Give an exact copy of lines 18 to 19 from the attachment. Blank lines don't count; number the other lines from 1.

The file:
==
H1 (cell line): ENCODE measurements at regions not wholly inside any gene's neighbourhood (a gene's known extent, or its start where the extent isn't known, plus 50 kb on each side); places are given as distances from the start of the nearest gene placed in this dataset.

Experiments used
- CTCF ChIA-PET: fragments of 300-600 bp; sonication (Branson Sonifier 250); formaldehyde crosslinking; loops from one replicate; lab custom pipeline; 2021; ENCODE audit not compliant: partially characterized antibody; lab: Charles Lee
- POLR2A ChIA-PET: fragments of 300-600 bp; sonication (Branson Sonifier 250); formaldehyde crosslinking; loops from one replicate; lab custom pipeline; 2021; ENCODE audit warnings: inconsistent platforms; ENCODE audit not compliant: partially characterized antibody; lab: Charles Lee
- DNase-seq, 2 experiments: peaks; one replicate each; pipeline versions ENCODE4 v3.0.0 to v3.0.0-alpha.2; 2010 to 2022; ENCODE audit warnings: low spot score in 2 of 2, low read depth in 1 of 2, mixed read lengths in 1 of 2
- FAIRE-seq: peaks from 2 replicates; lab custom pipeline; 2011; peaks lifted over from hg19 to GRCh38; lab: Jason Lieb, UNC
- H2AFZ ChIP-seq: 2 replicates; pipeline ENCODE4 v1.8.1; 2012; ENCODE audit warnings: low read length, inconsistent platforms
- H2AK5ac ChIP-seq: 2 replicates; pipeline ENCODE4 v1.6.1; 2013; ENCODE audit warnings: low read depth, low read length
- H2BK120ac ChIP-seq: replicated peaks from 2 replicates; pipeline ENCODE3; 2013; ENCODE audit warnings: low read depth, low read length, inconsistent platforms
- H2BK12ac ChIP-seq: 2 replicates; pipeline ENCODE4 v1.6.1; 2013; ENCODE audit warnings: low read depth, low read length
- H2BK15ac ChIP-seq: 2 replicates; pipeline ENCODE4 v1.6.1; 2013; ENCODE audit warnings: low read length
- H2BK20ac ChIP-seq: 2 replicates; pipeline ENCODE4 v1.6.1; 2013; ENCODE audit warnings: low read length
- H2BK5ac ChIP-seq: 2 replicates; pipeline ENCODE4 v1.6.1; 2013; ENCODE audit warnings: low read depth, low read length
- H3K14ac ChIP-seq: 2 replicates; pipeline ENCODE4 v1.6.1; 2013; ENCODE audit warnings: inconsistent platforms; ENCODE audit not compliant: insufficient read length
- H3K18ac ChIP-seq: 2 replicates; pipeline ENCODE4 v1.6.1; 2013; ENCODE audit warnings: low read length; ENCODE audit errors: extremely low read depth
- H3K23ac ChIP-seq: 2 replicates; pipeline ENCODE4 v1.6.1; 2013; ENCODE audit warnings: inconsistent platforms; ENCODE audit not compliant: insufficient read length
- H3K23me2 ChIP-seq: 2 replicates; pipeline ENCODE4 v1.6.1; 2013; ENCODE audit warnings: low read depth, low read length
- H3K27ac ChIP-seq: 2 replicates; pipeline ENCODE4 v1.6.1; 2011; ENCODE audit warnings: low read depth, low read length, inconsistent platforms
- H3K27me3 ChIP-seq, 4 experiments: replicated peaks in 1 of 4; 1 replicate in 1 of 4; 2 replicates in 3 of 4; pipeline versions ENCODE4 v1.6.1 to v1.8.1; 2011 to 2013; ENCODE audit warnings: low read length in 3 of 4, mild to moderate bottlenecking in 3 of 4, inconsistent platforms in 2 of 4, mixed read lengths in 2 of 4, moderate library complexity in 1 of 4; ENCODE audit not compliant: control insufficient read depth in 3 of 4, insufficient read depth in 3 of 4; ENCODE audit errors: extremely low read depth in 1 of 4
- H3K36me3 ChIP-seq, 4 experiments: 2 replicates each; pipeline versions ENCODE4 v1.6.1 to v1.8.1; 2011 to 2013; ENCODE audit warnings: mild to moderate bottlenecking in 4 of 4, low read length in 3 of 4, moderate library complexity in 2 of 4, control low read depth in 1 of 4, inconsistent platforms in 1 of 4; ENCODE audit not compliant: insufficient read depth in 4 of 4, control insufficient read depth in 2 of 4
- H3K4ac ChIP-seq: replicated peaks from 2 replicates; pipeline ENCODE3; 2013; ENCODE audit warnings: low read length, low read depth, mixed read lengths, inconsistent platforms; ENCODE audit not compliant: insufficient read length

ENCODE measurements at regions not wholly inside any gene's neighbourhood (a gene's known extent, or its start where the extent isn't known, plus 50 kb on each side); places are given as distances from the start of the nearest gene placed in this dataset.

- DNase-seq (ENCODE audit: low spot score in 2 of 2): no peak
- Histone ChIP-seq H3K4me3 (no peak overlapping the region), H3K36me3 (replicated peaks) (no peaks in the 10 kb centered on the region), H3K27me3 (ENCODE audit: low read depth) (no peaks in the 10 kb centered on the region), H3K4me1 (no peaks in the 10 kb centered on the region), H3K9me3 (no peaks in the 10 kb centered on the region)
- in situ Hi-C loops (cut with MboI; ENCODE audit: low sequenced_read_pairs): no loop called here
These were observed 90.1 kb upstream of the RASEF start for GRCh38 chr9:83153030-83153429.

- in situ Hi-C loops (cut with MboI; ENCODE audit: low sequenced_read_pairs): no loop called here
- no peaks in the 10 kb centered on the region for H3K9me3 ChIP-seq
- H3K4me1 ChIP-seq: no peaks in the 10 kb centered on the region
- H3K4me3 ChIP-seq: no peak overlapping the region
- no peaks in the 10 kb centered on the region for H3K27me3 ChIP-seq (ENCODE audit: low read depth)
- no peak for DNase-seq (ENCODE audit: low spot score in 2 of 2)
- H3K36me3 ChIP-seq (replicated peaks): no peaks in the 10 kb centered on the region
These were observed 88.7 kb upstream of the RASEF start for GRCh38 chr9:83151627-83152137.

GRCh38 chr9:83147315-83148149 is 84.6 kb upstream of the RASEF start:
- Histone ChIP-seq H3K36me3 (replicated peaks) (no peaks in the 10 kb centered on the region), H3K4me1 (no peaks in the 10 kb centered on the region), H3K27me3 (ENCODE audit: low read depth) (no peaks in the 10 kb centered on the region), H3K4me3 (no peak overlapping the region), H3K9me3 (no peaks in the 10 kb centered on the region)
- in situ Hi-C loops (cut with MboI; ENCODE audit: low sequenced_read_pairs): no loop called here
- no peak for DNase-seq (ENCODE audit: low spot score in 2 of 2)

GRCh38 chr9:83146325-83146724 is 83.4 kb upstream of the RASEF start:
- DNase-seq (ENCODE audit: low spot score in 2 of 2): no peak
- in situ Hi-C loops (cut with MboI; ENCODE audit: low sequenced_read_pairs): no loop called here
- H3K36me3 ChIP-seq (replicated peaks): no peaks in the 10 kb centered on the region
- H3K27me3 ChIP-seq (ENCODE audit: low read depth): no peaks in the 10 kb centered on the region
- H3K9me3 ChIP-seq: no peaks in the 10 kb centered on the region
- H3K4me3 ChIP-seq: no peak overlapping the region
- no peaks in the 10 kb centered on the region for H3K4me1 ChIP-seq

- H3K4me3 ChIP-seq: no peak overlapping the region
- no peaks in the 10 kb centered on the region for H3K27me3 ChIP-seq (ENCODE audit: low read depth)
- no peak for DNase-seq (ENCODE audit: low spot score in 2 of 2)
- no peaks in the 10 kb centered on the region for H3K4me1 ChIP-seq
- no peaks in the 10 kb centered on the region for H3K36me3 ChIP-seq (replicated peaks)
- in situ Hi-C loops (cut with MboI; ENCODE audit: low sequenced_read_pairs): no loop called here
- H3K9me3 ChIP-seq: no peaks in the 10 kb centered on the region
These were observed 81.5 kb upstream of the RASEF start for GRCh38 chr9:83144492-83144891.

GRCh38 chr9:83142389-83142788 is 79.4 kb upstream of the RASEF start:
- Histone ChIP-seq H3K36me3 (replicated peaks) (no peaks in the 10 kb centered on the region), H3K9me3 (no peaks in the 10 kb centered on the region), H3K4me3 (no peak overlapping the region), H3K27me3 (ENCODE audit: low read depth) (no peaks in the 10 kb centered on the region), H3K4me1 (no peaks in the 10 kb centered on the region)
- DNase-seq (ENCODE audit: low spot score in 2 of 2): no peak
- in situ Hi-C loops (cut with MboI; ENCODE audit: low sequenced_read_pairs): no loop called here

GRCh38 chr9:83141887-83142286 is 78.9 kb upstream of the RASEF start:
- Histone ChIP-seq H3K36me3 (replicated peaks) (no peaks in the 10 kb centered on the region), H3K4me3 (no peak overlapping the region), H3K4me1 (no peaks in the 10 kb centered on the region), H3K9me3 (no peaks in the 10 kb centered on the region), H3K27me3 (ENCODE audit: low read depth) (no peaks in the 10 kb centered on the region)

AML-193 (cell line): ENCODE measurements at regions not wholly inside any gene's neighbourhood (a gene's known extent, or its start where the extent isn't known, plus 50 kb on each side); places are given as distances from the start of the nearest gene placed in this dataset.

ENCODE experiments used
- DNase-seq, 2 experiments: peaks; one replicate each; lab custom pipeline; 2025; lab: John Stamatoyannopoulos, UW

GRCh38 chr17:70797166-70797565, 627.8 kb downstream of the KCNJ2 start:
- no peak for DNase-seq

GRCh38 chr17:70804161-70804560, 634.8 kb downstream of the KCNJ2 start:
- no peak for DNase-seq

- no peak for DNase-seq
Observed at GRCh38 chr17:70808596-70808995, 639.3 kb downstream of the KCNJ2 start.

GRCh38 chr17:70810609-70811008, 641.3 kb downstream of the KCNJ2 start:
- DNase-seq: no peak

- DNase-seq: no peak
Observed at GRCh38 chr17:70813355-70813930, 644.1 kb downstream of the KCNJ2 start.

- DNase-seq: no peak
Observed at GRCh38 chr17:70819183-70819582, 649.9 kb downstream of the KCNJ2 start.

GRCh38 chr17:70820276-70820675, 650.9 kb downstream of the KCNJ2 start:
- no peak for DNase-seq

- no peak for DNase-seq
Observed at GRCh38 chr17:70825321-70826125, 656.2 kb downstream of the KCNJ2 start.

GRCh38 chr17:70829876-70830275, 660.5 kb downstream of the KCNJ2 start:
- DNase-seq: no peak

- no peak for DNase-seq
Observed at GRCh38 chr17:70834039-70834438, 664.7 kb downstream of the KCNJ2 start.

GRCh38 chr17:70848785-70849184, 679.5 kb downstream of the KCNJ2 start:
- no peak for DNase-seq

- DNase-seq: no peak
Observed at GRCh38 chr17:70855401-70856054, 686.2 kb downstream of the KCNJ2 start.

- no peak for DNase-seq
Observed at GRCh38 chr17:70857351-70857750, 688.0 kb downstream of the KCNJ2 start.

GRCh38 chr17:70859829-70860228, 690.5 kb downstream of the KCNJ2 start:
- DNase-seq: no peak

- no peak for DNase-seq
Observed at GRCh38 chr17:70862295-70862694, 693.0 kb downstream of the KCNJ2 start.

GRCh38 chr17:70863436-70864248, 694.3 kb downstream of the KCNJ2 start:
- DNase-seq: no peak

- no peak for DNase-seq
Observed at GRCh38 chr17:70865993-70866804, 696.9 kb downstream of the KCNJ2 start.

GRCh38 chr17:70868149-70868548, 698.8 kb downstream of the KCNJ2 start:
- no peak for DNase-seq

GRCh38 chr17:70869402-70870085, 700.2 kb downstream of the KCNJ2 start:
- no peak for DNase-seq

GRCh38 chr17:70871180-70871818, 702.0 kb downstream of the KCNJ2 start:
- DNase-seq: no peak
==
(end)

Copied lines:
- H3K27ac ChIP-seq: 2 replicates; pipeline ENCODE4 v1.6.1; 2011; ENCODE audit warnings: low read depth, low read length, inconsistent platforms
- H3K27me3 ChIP-seq, 4 experiments: replicated peaks in 1 of 4; 1 replicate in 1 of 4; 2 replicates in 3 of 4; pipeline versions ENCODE4 v1.6.1 to v1.8.1; 2011 to 2013; ENCODE audit warnings: low read length in 3 of 4, mild to moderate bottlenecking in 3 of 4, inconsistent platforms in 2 of 4, mixed read lengths in 2 of 4, moderate library complexity in 1 of 4; ENCODE audit not compliant: control insufficient read depth in 3 of 4, insufficient read depth in 3 of 4; ENCODE audit errors: extremely low read depth in 1 of 4